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Correlating Mediterranean shallow water deposits with global Oligocene-Miocene stratigraphy and oceanic events.

Reuter M, Piller WE, Brandano M, Harzhauser M - Glob Planet Change (2013)

Bottom Line: Integrated multi-proxy and facies analyses indicate that CaCO3 and total organic carbon contents as well as gamma-ray display only local to regional processes on the carbonate platform and are not suited for stratigraphic correlation on a wider scale.In contrast, new biostratigraphic data correlate the Decontra stable carbon isotope record to the global deep-sea carbon isotope record.This links relative sea level fluctuations, which are reflected by facies and magnetic susceptibility changes, to third-order eustatic cycles.

View Article: PubMed Central - PubMed

Affiliation: Institute for Earth Sciences, University of Graz, Heinrichstrasse 26, 8010 Graz, Austria.

ABSTRACT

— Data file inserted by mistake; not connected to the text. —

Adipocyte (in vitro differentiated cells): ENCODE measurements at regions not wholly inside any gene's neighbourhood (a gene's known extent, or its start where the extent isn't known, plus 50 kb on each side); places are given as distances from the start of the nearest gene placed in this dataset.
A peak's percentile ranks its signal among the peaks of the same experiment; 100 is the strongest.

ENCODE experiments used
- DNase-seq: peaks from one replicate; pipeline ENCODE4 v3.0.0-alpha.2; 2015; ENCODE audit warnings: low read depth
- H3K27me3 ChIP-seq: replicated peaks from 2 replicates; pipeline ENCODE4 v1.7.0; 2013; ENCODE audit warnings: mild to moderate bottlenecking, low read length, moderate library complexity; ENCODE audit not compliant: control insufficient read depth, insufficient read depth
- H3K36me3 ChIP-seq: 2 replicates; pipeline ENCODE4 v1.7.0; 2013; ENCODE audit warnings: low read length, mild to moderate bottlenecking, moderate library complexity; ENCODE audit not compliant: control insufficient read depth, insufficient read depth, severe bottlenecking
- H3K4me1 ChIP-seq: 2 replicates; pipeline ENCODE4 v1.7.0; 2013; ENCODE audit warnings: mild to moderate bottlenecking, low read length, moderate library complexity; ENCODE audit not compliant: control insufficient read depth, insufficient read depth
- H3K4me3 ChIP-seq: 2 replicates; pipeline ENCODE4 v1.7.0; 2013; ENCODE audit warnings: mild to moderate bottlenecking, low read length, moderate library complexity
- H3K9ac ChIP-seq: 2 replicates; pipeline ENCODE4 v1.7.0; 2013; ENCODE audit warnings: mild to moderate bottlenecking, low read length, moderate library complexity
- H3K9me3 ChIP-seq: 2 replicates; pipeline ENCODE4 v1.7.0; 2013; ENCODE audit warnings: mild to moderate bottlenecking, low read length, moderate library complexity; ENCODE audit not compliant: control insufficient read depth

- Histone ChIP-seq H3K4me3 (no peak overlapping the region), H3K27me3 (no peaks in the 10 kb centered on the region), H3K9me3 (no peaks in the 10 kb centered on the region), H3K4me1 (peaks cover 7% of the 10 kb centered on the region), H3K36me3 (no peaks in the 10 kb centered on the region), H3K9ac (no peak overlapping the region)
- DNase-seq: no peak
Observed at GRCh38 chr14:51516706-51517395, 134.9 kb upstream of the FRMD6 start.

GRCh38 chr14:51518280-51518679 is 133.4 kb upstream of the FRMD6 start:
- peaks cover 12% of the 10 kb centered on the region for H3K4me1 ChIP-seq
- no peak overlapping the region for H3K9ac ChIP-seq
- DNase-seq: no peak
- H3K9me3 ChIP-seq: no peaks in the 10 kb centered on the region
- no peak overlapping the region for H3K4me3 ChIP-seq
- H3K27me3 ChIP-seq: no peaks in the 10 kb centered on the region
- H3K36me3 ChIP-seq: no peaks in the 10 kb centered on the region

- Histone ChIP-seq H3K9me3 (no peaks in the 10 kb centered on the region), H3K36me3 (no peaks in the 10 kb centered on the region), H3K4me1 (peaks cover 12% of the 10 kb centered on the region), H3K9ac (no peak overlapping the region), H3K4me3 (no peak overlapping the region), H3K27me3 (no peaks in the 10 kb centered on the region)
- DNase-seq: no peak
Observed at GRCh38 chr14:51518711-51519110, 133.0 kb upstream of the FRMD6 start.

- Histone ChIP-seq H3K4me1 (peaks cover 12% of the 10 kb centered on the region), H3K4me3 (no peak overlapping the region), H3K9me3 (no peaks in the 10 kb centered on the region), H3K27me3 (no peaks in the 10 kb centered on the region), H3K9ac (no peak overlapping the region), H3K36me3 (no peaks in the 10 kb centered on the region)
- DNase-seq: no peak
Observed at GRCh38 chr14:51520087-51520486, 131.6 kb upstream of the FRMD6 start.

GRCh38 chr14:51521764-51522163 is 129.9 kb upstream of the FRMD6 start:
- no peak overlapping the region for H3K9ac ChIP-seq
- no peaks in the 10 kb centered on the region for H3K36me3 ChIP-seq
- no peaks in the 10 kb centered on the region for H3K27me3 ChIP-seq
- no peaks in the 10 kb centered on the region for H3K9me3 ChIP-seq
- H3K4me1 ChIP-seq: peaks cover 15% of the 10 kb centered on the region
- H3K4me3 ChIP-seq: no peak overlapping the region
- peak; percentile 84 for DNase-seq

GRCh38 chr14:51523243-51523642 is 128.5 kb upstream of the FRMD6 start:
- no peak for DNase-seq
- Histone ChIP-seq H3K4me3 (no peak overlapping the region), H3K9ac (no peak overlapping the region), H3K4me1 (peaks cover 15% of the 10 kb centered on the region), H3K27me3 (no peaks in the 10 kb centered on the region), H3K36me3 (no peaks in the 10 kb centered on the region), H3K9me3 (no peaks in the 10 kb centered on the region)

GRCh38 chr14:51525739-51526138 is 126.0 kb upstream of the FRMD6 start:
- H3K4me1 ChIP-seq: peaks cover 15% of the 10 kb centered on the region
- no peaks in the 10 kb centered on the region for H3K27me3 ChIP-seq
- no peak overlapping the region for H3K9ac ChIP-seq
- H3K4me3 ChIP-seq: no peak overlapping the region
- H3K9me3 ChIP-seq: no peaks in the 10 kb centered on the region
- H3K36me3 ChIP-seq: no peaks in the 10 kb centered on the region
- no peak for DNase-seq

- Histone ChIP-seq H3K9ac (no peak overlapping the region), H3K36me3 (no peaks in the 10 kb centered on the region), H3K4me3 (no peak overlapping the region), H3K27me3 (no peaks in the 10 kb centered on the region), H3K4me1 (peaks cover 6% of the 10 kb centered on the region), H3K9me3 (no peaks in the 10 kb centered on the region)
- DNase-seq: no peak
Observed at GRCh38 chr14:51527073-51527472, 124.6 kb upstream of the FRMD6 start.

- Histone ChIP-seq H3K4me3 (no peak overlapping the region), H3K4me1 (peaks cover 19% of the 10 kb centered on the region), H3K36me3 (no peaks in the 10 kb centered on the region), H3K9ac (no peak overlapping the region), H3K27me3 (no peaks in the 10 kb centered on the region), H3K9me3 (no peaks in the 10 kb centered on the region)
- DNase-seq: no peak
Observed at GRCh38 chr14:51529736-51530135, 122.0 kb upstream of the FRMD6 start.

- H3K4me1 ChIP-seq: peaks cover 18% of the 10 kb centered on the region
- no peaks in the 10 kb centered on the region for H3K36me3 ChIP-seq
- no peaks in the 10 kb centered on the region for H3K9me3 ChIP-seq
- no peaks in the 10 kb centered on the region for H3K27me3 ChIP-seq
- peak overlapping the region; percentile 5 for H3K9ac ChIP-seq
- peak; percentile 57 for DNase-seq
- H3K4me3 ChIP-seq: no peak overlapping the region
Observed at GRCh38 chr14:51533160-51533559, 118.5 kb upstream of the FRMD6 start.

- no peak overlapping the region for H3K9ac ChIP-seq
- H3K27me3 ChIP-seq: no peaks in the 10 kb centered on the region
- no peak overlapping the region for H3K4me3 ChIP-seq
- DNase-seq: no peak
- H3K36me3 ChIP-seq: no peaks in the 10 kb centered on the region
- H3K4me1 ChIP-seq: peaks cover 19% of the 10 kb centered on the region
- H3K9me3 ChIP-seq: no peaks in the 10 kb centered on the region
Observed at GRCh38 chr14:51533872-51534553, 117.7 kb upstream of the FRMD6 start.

Shallow-marine sediment records have the strong potential to display sensitive environmental changes in sedimentary geometries and skeletal content. However, the time resolution of most neritic carbonate records is not high enough to be compared with climatic events as recorded in the deep-sea sediment archives. In order to resolve the paleoceanographic and paleoclimatic changes during the Oligocene-Miocene transition in the Mediterranean shallow water carbonate systems with the best possible time resolution, we re-evaluated the Decontra section on the Maiella Platform (central Apennines, Italy), which acts as a reference for the correlation of Oligocene-Miocene shallow water deposits in the Mediterranean region. The 120-m-thick late Oligocene-late Miocene carbonate succession is composed of larger foraminiferal, bryozoan and corallinacean limestones interlayered with distinct planktonic foraminiferal carbonates representing a mostly outer neritic setting. Integrated multi-proxy and facies analyses indicate that CaCO3 and total organic carbon contents as well as gamma-ray display only local to regional processes on the carbonate platform and are not suited for stratigraphic correlation on a wider scale. In contrast, new biostratigraphic data correlate the Decontra stable carbon isotope record to the global deep-sea carbon isotope record. This links relative sea level fluctuations, which are reflected by facies and magnetic susceptibility changes, to third-order eustatic cycles. The new integrated bio-, chemo-, and sequence stratigraphic framework enables a more precise timing of environmental changes within the studied time interval and identifies Decontra as an important locality for correlating not only shallow and deep water sediments of the Mediterranean region but also on a global scale.